Chavez v. Martinez
538 U.S. 760, 123 S.Ct. 1994, 155 L.Ed.2d 984 (2003)

  • Martinez was in a shootout with police and was seriously wounded. On the way to the hospital, a police officer, Chavez, repeatedly questioned him.
    • Chavez claimed he was worried that Martinez was going to die, and it is hard to get information from dead people.
      • Seances are not admissible evidence.
  • Martinez was never charged with a crime, and his statements in response to Chavez’s questions were never used against him. However, he sued Chavez under 42 U.S.C. §1983 for violating his 5th Amendment rights not to be compelled in any criminal case or to be a witness against himself.
    • Chavez argued that he had qualified immunity because he was acting within the scope of his duties.
  • The Trial Court found for Martinez. Chavez appealed.
  • The Appellate Court affirmed. Chavez appealed.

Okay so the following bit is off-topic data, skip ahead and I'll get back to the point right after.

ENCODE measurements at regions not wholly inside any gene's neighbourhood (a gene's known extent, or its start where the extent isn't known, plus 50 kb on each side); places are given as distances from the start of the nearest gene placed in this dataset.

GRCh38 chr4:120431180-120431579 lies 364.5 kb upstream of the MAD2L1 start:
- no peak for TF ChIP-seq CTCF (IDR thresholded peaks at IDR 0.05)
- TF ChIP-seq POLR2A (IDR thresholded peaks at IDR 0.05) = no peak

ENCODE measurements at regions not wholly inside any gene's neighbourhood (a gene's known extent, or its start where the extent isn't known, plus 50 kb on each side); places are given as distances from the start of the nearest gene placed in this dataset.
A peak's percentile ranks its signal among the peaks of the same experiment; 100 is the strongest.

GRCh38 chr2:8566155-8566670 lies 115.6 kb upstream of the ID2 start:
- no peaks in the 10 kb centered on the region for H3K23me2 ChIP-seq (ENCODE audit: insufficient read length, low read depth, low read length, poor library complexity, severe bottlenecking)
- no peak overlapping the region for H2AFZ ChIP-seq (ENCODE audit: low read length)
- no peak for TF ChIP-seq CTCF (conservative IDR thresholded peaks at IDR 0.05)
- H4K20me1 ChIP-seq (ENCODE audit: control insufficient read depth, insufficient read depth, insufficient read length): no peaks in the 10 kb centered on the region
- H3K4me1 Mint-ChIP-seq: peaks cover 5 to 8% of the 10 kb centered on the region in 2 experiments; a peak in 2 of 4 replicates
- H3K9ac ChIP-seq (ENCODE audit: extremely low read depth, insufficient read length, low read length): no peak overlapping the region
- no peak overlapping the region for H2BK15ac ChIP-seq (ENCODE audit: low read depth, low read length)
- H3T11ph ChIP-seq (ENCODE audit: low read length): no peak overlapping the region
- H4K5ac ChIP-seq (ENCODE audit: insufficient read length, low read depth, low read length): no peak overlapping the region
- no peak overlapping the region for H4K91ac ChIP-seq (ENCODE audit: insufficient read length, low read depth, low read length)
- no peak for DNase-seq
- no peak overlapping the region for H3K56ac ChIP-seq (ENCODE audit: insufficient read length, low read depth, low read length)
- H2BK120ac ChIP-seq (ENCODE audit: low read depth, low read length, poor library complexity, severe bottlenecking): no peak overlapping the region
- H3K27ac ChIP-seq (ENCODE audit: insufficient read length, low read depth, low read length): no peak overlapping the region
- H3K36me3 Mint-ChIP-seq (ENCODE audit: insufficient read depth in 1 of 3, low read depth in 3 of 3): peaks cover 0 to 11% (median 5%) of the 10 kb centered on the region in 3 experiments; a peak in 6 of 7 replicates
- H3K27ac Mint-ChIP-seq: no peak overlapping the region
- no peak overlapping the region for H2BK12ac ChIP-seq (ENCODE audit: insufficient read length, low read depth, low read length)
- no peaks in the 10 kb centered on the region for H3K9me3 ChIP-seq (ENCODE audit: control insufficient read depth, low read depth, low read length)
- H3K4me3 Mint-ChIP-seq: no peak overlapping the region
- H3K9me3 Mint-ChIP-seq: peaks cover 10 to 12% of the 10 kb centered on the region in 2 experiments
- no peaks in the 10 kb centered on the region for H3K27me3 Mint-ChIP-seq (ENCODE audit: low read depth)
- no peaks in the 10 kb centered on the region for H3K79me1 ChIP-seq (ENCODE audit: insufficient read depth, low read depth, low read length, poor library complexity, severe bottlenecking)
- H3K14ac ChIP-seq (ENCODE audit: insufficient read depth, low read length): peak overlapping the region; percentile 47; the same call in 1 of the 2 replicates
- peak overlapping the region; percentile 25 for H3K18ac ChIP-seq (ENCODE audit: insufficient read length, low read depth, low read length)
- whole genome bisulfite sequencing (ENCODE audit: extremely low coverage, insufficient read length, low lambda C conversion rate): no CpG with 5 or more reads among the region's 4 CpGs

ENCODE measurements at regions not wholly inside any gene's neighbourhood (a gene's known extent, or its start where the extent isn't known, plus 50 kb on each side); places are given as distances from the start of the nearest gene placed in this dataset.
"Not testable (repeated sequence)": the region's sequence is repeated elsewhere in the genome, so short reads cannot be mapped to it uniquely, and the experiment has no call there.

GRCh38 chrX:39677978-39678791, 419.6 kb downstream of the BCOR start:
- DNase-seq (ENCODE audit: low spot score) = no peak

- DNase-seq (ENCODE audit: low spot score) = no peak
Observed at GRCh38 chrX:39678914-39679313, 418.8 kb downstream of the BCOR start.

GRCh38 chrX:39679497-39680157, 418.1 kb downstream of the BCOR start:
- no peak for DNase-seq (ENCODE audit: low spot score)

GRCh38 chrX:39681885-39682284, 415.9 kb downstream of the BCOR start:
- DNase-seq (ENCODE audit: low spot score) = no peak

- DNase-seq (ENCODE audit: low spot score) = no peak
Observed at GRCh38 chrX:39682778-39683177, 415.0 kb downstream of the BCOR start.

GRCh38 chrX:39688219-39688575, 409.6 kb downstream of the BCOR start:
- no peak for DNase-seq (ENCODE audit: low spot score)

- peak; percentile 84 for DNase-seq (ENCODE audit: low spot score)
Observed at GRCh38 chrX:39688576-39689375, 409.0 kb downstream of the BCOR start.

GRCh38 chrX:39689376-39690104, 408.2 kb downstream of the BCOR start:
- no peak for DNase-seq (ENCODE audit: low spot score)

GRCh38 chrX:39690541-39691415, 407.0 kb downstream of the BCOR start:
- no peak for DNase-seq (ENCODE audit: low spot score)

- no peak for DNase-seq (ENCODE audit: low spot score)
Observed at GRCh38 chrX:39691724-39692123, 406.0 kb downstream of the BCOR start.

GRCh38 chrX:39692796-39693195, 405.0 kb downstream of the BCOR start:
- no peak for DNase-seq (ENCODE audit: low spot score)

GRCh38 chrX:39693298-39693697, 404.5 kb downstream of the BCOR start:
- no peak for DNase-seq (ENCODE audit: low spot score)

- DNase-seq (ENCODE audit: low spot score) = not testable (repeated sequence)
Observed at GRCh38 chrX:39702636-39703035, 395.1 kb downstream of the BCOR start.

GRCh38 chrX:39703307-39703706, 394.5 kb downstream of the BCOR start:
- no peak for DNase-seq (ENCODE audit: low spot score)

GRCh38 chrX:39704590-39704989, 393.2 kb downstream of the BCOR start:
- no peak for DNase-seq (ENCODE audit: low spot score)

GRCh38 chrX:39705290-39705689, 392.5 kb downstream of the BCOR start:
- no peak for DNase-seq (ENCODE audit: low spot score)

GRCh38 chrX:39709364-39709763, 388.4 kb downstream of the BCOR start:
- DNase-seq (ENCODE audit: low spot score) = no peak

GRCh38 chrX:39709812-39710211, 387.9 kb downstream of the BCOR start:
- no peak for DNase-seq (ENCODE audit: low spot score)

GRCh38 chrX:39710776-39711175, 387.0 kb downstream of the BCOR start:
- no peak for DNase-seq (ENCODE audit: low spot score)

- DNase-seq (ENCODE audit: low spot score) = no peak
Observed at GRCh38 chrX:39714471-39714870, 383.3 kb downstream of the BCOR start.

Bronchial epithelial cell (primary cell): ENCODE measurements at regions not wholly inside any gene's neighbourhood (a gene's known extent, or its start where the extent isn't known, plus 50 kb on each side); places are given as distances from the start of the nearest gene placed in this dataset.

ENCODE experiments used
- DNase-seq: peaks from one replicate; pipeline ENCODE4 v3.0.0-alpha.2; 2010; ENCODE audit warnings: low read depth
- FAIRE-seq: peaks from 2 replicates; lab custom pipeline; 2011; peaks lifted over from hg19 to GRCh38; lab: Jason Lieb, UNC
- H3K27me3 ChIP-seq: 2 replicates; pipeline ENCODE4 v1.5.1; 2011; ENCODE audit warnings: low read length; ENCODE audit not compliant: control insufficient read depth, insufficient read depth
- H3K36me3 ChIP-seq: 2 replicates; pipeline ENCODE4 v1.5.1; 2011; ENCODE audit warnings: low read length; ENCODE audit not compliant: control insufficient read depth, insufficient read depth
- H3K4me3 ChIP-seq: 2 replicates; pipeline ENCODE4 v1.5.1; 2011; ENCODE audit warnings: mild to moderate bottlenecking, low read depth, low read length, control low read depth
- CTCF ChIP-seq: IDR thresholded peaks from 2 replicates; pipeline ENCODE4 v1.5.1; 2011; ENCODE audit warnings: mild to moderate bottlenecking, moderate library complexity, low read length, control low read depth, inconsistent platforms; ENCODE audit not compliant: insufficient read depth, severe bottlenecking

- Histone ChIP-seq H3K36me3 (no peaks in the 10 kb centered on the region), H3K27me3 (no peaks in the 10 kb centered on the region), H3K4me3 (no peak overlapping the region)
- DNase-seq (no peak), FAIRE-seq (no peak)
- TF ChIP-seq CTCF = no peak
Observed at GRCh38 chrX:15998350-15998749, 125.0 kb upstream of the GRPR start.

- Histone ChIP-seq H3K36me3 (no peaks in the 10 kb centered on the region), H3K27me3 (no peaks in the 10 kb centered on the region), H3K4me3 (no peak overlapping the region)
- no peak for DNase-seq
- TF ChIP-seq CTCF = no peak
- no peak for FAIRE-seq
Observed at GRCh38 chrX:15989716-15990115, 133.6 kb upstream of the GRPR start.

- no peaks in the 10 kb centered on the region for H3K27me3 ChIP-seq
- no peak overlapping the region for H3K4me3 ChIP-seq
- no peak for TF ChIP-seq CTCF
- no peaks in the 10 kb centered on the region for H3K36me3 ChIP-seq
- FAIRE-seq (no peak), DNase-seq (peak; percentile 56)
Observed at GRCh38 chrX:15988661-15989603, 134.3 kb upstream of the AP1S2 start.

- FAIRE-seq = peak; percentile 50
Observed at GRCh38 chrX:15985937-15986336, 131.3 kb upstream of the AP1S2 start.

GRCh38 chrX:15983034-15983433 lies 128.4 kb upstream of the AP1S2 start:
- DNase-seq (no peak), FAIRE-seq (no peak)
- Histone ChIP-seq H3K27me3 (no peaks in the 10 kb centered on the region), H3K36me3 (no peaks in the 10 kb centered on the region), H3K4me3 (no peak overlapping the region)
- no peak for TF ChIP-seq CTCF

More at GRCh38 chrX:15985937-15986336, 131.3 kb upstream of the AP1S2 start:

• The Appellate Court found that Chavez’s coercive questioning violated Martinez’s 5th Amendment rights even though his statements were not used against him in a criminal proceeding,
    • The Court found that that a police officer violates due process when he obtains a confession by coercive conduct, regardless of whether the confession is subsequently used at trial.
  • The US Supreme Court reversed.
    • The US Supreme Court found that a police officer is only entitled to qualified immunity if they did not violate Constitutional right.
    • The Court found that the 5th Amendment has to do with what happens in a courtroom. The self-incrimination clause is only violated when the statement is used against the suspect during a criminal proceeding.
      • In this case, no criminal charges were ever filed, so Martinez’s statements were never used against him.
      • Compare this to a Grand Jury, where the prosecution can give a witness immunity from prosecution and compel them to testify against themselves. The 5th Amendment is only triggered when the witness is subject to a criminal penalty.
    • The Court noted that Martinez might still be able to make a claim of a 14th Amendment due process violation, so they remanded the case on that issue.
  • Basically, the Court said that it isn’t the compelled testimony that is a problem, it is the use of that testimony to convict the defendant that is the 5th Amendment violation.